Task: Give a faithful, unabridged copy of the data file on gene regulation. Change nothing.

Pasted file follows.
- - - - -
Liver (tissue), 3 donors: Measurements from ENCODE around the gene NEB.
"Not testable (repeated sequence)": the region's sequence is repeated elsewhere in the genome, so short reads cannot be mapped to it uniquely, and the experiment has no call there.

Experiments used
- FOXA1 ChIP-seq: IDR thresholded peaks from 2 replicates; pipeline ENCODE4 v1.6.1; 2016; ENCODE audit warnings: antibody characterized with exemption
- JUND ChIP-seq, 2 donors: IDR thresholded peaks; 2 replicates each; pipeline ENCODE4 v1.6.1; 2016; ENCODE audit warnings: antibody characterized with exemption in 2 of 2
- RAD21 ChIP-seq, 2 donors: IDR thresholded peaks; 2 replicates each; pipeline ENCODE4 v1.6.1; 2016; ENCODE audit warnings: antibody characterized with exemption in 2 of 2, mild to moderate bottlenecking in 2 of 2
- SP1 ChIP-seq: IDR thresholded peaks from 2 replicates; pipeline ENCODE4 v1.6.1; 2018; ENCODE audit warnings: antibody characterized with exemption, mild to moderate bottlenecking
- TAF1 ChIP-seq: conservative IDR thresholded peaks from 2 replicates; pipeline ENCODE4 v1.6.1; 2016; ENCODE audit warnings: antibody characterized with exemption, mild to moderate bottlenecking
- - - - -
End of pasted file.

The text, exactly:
Liver (tissue), 3 donors: Measurements from ENCODE around the gene NEB.
"Not testable (repeated sequence)": the region's sequence is repeated elsewhere in the genome, so short reads cannot be mapped to it uniquely, and the experiment has no call there.

Experiments used
- FOXA1 ChIP-seq: IDR thresholded peaks from 2 replicates; pipeline ENCODE4 v1.6.1; 2016; ENCODE audit warnings: antibody characterized with exemption
- JUND ChIP-seq, 2 donors: IDR thresholded peaks; 2 replicates each; pipeline ENCODE4 v1.6.1; 2016; ENCODE audit warnings: antibody characterized with exemption in 2 of 2
- RAD21 ChIP-seq, 2 donors: IDR thresholded peaks; 2 replicates each; pipeline ENCODE4 v1.6.1; 2016; ENCODE audit warnings: antibody characterized with exemption in 2 of 2, mild to moderate bottlenecking in 2 of 2
- SP1 ChIP-seq: IDR thresholded peaks from 2 replicates; pipeline ENCODE4 v1.6.1; 2018; ENCODE audit warnings: antibody characterized with exemption, mild to moderate bottlenecking
- TAF1 ChIP-seq: conservative IDR thresholded peaks from 2 replicates; pipeline ENCODE4 v1.6.1; 2016; ENCODE audit warnings: antibody characterized with exemption, mild to moderate bottlenecking